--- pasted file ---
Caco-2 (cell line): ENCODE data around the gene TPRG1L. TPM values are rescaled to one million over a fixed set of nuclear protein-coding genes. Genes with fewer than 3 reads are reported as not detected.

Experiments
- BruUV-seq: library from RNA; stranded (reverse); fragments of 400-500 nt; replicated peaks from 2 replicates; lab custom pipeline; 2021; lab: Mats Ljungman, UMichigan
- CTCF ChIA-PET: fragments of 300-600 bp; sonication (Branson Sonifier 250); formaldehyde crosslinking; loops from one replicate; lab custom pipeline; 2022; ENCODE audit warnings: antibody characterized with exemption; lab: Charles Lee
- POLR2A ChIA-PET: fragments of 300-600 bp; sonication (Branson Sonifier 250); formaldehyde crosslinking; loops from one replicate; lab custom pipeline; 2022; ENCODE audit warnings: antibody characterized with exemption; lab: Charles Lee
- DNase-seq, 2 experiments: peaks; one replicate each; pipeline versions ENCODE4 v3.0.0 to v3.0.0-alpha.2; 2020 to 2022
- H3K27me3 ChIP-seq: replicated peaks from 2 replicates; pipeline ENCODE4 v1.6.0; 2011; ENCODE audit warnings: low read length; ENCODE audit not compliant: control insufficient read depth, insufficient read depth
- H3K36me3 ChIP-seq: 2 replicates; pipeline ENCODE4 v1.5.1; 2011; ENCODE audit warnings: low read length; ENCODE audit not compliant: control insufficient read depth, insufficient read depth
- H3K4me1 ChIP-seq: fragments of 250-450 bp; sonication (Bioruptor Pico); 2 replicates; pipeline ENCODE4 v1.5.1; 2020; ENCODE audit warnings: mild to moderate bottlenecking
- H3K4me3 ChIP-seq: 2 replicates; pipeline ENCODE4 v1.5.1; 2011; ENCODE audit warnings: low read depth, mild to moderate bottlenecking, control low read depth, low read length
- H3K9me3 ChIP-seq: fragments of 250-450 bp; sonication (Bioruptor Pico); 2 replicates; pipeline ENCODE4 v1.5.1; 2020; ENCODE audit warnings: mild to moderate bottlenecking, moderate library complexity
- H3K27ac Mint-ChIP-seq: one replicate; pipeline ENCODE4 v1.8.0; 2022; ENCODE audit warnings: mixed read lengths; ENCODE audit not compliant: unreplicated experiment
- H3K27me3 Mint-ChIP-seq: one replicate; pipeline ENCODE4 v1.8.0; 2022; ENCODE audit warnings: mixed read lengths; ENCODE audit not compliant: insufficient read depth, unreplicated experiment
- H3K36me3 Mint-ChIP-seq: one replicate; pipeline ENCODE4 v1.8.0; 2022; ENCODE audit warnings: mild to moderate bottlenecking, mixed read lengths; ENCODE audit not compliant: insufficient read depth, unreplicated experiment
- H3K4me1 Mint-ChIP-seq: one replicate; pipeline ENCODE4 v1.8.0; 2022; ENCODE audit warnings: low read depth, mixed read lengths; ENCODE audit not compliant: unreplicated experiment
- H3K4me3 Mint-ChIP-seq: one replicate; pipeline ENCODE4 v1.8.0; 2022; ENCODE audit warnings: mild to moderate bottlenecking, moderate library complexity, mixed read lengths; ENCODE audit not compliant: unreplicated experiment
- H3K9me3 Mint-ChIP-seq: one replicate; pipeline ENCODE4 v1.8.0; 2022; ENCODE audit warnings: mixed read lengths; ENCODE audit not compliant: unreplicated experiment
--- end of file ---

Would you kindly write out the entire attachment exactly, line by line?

Caco-2 (cell line): ENCODE data around the gene TPRG1L. TPM values are rescaled to one million over a fixed set of nuclear protein-coding genes. Genes with fewer than 3 reads are reported as not detected.

Experiments
- BruUV-seq: library from RNA; stranded (reverse); fragments of 400-500 nt; replicated peaks from 2 replicates; lab custom pipeline; 2021; lab: Mats Ljungman, UMichigan
- CTCF ChIA-PET: fragments of 300-600 bp; sonication (Branson Sonifier 250); formaldehyde crosslinking; loops from one replicate; lab custom pipeline; 2022; ENCODE audit warnings: antibody characterized with exemption; lab: Charles Lee
- POLR2A ChIA-PET: fragments of 300-600 bp; sonication (Branson Sonifier 250); formaldehyde crosslinking; loops from one replicate; lab custom pipeline; 2022; ENCODE audit warnings: antibody characterized with exemption; lab: Charles Lee
- DNase-seq, 2 experiments: peaks; one replicate each; pipeline versions ENCODE4 v3.0.0 to v3.0.0-alpha.2; 2020 to 2022
- H3K27me3 ChIP-seq: replicated peaks from 2 replicates; pipeline ENCODE4 v1.6.0; 2011; ENCODE audit warnings: low read length; ENCODE audit not compliant: control insufficient read depth, insufficient read depth
- H3K36me3 ChIP-seq: 2 replicates; pipeline ENCODE4 v1.5.1; 2011; ENCODE audit warnings: low read length; ENCODE audit not compliant: control insufficient read depth, insufficient read depth
- H3K4me1 ChIP-seq: fragments of 250-450 bp; sonication (Bioruptor Pico); 2 replicates; pipeline ENCODE4 v1.5.1; 2020; ENCODE audit warnings: mild to moderate bottlenecking
- H3K4me3 ChIP-seq: 2 replicates; pipeline ENCODE4 v1.5.1; 2011; ENCODE audit warnings: low read depth, mild to moderate bottlenecking, control low read depth, low read length
- H3K9me3 ChIP-seq: fragments of 250-450 bp; sonication (Bioruptor Pico); 2 replicates; pipeline ENCODE4 v1.5.1; 2020; ENCODE audit warnings: mild to moderate bottlenecking, moderate library complexity
- H3K27ac Mint-ChIP-seq: one replicate; pipeline ENCODE4 v1.8.0; 2022; ENCODE audit warnings: mixed read lengths; ENCODE audit not compliant: unreplicated experiment
- H3K27me3 Mint-ChIP-seq: one replicate; pipeline ENCODE4 v1.8.0; 2022; ENCODE audit warnings: mixed read lengths; ENCODE audit not compliant: insufficient read depth, unreplicated experiment
- H3K36me3 Mint-ChIP-seq: one replicate; pipeline ENCODE4 v1.8.0; 2022; ENCODE audit warnings: mild to moderate bottlenecking, mixed read lengths; ENCODE audit not compliant: insufficient read depth, unreplicated experiment
- H3K4me1 Mint-ChIP-seq: one replicate; pipeline ENCODE4 v1.8.0; 2022; ENCODE audit warnings: low read depth, mixed read lengths; ENCODE audit not compliant: unreplicated experiment
- H3K4me3 Mint-ChIP-seq: one replicate; pipeline ENCODE4 v1.8.0; 2022; ENCODE audit warnings: mild to moderate bottlenecking, moderate library complexity, mixed read lengths; ENCODE audit not compliant: unreplicated experiment
- H3K9me3 Mint-ChIP-seq: one replicate; pipeline ENCODE4 v1.8.0; 2022; ENCODE audit warnings: mixed read lengths; ENCODE audit not compliant: unreplicated experiment